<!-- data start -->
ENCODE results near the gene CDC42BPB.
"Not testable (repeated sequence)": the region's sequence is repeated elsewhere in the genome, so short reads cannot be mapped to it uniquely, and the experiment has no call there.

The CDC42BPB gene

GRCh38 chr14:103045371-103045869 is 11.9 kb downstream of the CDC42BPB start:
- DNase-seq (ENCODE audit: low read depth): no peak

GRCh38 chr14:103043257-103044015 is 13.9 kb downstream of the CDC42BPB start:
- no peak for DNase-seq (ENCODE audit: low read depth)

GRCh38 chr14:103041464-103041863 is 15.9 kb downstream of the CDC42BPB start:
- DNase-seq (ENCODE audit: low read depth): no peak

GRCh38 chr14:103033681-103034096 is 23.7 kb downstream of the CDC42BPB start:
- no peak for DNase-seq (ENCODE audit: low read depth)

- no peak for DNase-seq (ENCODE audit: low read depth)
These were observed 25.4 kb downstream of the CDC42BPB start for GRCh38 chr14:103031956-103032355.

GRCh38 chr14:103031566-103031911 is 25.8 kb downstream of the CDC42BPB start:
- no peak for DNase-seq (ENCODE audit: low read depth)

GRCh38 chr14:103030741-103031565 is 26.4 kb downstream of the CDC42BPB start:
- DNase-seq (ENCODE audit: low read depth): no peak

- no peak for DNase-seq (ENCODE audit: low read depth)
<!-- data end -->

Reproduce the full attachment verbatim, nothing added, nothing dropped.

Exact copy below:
ENCODE results near the gene CDC42BPB.
"Not testable (repeated sequence)": the region's sequence is repeated elsewhere in the genome, so short reads cannot be mapped to it uniquely, and the experiment has no call there.

The CDC42BPB gene

GRCh38 chr14:103045371-103045869 is 11.9 kb downstream of the CDC42BPB start:
- DNase-seq (ENCODE audit: low read depth): no peak

GRCh38 chr14:103043257-103044015 is 13.9 kb downstream of the CDC42BPB start:
- no peak for DNase-seq (ENCODE audit: low read depth)

GRCh38 chr14:103041464-103041863 is 15.9 kb downstream of the CDC42BPB start:
- DNase-seq (ENCODE audit: low read depth): no peak

GRCh38 chr14:103033681-103034096 is 23.7 kb downstream of the CDC42BPB start:
- no peak for DNase-seq (ENCODE audit: low read depth)

- no peak for DNase-seq (ENCODE audit: low read depth)
These were observed 25.4 kb downstream of the CDC42BPB start for GRCh38 chr14:103031956-103032355.

GRCh38 chr14:103031566-103031911 is 25.8 kb downstream of the CDC42BPB start:
- no peak for DNase-seq (ENCODE audit: low read depth)

GRCh38 chr14:103030741-103031565 is 26.4 kb downstream of the CDC42BPB start:
- DNase-seq (ENCODE audit: low read depth): no peak

- no peak for DNase-seq (ENCODE audit: low read depth)